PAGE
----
Hello, hello, hello, all you rock ‘n’ rollers!
Well, I’ve done my deep breathing and stretching exercises and I’m going to publish this post and then get ready for my lunch date. A lady friend has invited me out to lunch. This is a real treat for me…
Last night, as usual, I was going to take up my favorite position flat on my back on the sofa with two fat pillows under my weary head and fall asleep watching silent films on YouTube; but the night before I enjoyed watching Frenzy by Alfred Hitchcock so much that I decided to watch another sound film. I decided to watch the 2000 romantic comedy-drama Coyote Ugly. This is what Wikipedia has to say about Coyote Ugly:
“Graced with a velvet voice, 21-year-old Violet Sanford heads to New York to pursue her dream of becoming a songwriter only to find her aspirations sidelined by the accolades and notoriety she receives at her ‘day’ job as a barmaid at Coyote Ugly. The ‘Coyotes’ as they are affectionately called by customers and the media alike with their outrageous antics, making Coyote Ugly the watering hole for guys on the prowl.”
Violet finally does find success as a songwriter. The movie is based on an actual place named (I don’t know if it’s still open) Coyote Ugly Saloon in New York City.
Why did I pick Coyote Ugly to watch? Well, I wanted to make my living as a singer at one time, a singer for a rock and roll band. I chased my dream for about twenty years. And now my old PA system is furniture in my living room and I sing karaoke. I’m really just a frustrated front man; but a pretty good karaoke singer. One of the best.
The only drawback to watching the original Coyote Ugly on YouTube was it cost $2.99 to watch and I won’t have any more fun money until Wednesday. So I watched the Spanish-language version which was free.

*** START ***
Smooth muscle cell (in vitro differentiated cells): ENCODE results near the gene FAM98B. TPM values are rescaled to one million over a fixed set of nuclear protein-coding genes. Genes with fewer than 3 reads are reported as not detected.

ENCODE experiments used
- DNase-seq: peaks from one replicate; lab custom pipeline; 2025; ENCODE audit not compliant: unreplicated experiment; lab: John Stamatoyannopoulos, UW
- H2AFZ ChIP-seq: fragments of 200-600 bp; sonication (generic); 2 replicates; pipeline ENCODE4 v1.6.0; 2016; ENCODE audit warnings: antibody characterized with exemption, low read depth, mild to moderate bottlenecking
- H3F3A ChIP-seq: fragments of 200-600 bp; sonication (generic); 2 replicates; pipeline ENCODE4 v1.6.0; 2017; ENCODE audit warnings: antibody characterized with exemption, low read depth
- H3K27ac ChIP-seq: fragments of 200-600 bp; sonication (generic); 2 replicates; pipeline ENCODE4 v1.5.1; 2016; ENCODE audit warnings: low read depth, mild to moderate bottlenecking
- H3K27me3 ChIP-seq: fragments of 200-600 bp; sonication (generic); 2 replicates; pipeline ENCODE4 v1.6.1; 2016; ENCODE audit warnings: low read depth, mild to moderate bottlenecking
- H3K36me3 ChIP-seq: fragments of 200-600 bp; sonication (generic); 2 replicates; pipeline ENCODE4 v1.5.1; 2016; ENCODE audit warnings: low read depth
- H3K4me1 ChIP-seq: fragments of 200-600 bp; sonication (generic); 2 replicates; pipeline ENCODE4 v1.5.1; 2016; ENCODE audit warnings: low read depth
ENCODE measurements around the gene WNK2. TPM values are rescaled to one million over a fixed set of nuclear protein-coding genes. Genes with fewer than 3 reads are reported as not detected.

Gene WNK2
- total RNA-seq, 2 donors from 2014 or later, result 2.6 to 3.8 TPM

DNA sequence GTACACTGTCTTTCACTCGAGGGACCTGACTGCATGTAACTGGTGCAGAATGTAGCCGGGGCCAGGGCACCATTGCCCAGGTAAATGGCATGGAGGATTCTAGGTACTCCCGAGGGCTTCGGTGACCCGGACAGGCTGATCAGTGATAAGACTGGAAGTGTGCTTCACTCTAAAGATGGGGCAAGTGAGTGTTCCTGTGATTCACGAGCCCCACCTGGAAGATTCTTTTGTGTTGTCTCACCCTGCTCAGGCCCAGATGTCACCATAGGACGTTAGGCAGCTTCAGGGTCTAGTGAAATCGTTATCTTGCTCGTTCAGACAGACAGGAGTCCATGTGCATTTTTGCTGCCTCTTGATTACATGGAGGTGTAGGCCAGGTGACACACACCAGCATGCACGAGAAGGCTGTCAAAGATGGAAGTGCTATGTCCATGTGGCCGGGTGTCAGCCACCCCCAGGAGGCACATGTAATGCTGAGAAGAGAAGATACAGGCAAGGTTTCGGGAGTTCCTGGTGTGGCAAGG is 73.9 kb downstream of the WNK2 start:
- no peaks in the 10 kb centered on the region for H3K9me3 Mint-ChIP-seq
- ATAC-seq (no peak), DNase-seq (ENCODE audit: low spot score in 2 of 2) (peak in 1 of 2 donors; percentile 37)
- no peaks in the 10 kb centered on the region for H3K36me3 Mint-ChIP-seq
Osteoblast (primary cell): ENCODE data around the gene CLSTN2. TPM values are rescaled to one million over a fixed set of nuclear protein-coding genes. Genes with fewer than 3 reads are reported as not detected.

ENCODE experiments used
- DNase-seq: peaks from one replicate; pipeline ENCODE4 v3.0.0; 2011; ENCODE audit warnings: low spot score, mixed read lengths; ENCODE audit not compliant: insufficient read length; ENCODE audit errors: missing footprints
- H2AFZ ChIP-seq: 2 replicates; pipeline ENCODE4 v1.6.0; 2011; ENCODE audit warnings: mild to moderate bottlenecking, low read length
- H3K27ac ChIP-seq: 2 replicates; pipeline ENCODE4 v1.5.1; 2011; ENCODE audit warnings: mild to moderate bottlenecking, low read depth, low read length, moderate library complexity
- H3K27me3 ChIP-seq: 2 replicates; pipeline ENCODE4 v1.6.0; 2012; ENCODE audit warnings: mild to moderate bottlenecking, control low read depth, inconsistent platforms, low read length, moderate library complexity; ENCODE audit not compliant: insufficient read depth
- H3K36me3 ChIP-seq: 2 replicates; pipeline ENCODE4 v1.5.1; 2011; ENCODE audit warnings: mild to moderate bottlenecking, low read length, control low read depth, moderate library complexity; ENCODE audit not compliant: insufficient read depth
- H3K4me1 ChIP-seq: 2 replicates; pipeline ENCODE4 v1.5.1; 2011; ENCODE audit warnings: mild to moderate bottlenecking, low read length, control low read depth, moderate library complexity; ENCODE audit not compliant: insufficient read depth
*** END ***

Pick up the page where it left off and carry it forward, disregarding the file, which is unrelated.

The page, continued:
No, I don’t speak Spanish; I do know lots of words and phrases after studying Spanish in high school and college for about six years. What did I learn from watching the Spanish-language version of Coyote Ugly? (A writer-blogger-is always working).
- Spanish has a lot more syllables in it than English which I already knew and this made the actors (or rather the Spanish speaking actors and actresses whose voices were dubbed in Spanish) speak really, really fast to say the same thing as the original English dialogue.
- A silent film makes perfect sense where as a film whose language you do not understand is simply not accessible enough for you to enjoy it.
I did watch the entire film and then punched up a Charlie Chaplin film and the auto button kept running Charlie Chaplin films until I fell asleep. After several films the auto button pauses and the computer goes to sleep, too.
Now I have to get read for my lunch date.